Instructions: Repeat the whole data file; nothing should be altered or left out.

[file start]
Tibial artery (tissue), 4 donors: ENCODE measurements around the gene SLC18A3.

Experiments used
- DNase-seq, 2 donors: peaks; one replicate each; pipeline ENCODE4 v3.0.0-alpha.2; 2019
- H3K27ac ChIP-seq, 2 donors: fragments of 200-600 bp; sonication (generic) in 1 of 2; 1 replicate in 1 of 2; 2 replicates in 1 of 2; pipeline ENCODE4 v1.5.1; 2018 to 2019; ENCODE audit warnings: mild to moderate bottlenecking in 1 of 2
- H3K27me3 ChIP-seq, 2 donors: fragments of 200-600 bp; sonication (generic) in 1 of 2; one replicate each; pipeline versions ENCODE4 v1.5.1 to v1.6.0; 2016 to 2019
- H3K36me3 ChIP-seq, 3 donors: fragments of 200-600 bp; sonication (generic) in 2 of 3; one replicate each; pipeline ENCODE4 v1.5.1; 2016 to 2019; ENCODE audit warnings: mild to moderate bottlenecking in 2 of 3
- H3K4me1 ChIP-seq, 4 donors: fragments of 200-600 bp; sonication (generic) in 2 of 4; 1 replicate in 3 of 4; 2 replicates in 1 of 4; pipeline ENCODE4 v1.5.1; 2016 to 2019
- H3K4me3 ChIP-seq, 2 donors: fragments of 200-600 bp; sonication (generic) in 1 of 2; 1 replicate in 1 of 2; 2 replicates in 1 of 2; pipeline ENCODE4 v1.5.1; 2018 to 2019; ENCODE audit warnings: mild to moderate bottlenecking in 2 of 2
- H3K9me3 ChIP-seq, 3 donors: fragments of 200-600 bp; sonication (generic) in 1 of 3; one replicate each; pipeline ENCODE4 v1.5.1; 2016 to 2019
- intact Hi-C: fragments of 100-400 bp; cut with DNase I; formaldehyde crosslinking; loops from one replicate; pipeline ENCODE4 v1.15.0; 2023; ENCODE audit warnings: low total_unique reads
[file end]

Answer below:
Tibial artery (tissue), 4 donors: ENCODE measurements around the gene SLC18A3.

Experiments used
- DNase-seq, 2 donors: peaks; one replicate each; pipeline ENCODE4 v3.0.0-alpha.2; 2019
- H3K27ac ChIP-seq, 2 donors: fragments of 200-600 bp; sonication (generic) in 1 of 2; 1 replicate in 1 of 2; 2 replicates in 1 of 2; pipeline ENCODE4 v1.5.1; 2018 to 2019; ENCODE audit warnings: mild to moderate bottlenecking in 1 of 2
- H3K27me3 ChIP-seq, 2 donors: fragments of 200-600 bp; sonication (generic) in 1 of 2; one replicate each; pipeline versions ENCODE4 v1.5.1 to v1.6.0; 2016 to 2019
- H3K36me3 ChIP-seq, 3 donors: fragments of 200-600 bp; sonication (generic) in 2 of 3; one replicate each; pipeline ENCODE4 v1.5.1; 2016 to 2019; ENCODE audit warnings: mild to moderate bottlenecking in 2 of 3
- H3K4me1 ChIP-seq, 4 donors: fragments of 200-600 bp; sonication (generic) in 2 of 4; 1 replicate in 3 of 4; 2 replicates in 1 of 4; pipeline ENCODE4 v1.5.1; 2016 to 2019
- H3K4me3 ChIP-seq, 2 donors: fragments of 200-600 bp; sonication (generic) in 1 of 2; 1 replicate in 1 of 2; 2 replicates in 1 of 2; pipeline ENCODE4 v1.5.1; 2018 to 2019; ENCODE audit warnings: mild to moderate bottlenecking in 2 of 2
- H3K9me3 ChIP-seq, 3 donors: fragments of 200-600 bp; sonication (generic) in 1 of 3; one replicate each; pipeline ENCODE4 v1.5.1; 2016 to 2019
- intact Hi-C: fragments of 100-400 bp; cut with DNase I; formaldehyde crosslinking; loops from one replicate; pipeline ENCODE4 v1.15.0; 2023; ENCODE audit warnings: low total_unique reads